There’s much debate on whether Twitter is dying. We’ve compiled information on the platform’s growth in users compared to its competitors: Facebook, Instagram and Snapchat.
There’s been quite a bit of talk about whether Twitter is dying compared to the platform’s more successful competitors: Facebook, Snapchat and Instagram. Twitter’s growth has become stagnant with around 320 million monthly active users. That number is quickly falling behind in the race. Facebook, the most-used social media site among all ages, boasts 1.65 billion monthly active users. Instagram, an app that continues to grow in popularity, has 400 million active users. While Twitter and Snapchat have a similar amount of monthly active users, Snapchat is the fastest growing network with more than 150 million daily active users as compared to Twitter’s declining 140 million daily active users.
The number of daily and monthly users don’t look very good for the ailing social media platform, but that’s not the only issue for Twitter. According to the Wall Street Journal, Twitter has “reported a larger-than-expected net loss in the fourth quarter as year-over-year revenue growth slowed to less than 1%.” Twitter needs to turn a profit, but it will be increasingly difficulty with ad revenue increasingly at risk.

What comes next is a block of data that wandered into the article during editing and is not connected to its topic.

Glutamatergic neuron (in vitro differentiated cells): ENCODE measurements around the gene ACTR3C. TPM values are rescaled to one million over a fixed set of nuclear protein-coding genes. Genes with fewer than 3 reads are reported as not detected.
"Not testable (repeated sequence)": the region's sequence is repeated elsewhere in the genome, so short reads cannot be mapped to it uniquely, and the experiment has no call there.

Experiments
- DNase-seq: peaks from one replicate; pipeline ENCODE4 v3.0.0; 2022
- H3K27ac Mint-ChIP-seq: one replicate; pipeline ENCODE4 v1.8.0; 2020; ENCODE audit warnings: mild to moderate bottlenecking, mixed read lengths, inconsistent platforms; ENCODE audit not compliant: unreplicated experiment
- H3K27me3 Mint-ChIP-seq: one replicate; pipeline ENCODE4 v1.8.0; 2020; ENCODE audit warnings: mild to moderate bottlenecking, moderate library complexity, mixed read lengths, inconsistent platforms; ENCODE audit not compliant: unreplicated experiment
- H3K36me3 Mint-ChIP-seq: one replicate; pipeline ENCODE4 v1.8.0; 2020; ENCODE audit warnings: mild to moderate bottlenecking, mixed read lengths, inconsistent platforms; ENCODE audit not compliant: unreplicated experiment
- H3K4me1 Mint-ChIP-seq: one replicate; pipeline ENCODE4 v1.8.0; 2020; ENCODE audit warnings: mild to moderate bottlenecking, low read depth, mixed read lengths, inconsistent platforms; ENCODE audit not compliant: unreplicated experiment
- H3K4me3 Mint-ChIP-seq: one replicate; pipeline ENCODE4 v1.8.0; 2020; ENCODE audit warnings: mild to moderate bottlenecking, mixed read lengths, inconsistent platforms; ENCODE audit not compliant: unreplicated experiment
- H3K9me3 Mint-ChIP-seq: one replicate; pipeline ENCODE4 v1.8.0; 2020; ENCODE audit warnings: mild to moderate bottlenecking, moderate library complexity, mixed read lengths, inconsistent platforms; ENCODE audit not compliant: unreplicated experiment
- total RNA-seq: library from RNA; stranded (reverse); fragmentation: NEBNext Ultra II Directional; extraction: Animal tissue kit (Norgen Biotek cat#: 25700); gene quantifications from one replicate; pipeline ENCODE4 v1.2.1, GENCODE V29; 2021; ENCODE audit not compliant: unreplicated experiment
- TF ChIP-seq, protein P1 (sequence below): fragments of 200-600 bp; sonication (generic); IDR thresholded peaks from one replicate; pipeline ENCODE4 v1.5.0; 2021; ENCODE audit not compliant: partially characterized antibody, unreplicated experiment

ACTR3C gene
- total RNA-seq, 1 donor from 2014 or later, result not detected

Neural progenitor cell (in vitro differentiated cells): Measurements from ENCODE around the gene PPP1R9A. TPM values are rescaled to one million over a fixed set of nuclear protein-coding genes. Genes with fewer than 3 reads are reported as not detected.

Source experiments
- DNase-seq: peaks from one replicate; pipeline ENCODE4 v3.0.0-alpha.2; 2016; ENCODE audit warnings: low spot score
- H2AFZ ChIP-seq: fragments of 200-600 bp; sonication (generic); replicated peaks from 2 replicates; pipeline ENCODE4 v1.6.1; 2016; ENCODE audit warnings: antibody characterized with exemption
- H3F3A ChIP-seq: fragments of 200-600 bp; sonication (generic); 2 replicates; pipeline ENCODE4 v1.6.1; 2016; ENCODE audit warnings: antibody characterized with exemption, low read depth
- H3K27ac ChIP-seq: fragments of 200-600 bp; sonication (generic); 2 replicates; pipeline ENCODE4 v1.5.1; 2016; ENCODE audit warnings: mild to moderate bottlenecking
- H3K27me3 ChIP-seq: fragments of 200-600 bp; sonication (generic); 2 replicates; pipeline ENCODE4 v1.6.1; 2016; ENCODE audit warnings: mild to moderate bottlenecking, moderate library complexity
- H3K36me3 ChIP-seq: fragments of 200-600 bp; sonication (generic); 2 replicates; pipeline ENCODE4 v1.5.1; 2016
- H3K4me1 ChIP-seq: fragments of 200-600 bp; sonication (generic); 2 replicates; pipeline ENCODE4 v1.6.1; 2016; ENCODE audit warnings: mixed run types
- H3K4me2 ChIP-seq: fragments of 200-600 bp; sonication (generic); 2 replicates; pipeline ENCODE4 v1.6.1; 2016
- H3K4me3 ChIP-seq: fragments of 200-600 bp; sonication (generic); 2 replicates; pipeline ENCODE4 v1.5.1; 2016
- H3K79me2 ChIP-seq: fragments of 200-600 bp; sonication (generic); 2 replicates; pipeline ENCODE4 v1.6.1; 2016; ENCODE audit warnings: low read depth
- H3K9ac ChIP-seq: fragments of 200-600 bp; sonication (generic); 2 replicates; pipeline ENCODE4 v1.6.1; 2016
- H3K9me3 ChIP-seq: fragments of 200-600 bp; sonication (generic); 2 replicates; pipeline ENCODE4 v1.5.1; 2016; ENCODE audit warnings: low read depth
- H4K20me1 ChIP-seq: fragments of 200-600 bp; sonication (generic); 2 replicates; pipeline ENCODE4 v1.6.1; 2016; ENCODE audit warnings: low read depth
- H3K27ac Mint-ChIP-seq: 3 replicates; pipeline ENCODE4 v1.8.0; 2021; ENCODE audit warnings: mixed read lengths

So, is there any life left in Twitter for businesses?
As the marketing world shifts its main focus to content, Twitter’s well-known 140-character limit may pose additional problems for marketers. Plus, this limit reduces the value of content published on the platform. With a hard-to-define user base and most tweets coming from big brands and celebrities, the company is losing its ability to connect with its users on a genuine level.
In addition, there are problems with hashtag marketing on Twitter. It used to be a great marketing tool for engagement and categorizing discussions, but has quickly become arcane and overused. According to Jeremy Woolf, the global digital and social media lead at Text100, “the overuse of hashtags is leading to a backlash whereby they are increasingly seen as representatives of brand noise and not compelling content.” Companies are too eager to get clicks on Twitter and don’t add value to conversations.
If Twitter doesn’t fix its noise problem, it will be extremely difficult for it to stay alive. The number of users and information on Twitter has spiraled out of control, making it tough to get anyone’s attention. This isn’t a problem for newer platforms like Instagram and Snapchat. When users spend time on these platforms, they’re likely not paying attention to anything else. They are engaged looking at photos, videos, stories, etc. And attention is what you really want when you’re trying to promote your brand, right?
There’s a lot of debate on whether Twitter will meet its demise for marketers. If your company still thinks it could be a viable asset, don’t write it off just yet. Keep in mind that Twitter is a process. You need patience. It requires a significant amount of activity to establish a solid follower base and you will constantly be competing with all the extra noise on the platform. Successful Twitter accounts require constant engagement so several updates a day are mandatory. You also can’t let responses and engagements go unacknowledged. It requires back and forth conversations with your followers.
Twitter isn’t for every business.
Consider your goals before making a decision to continue marketing on the platform.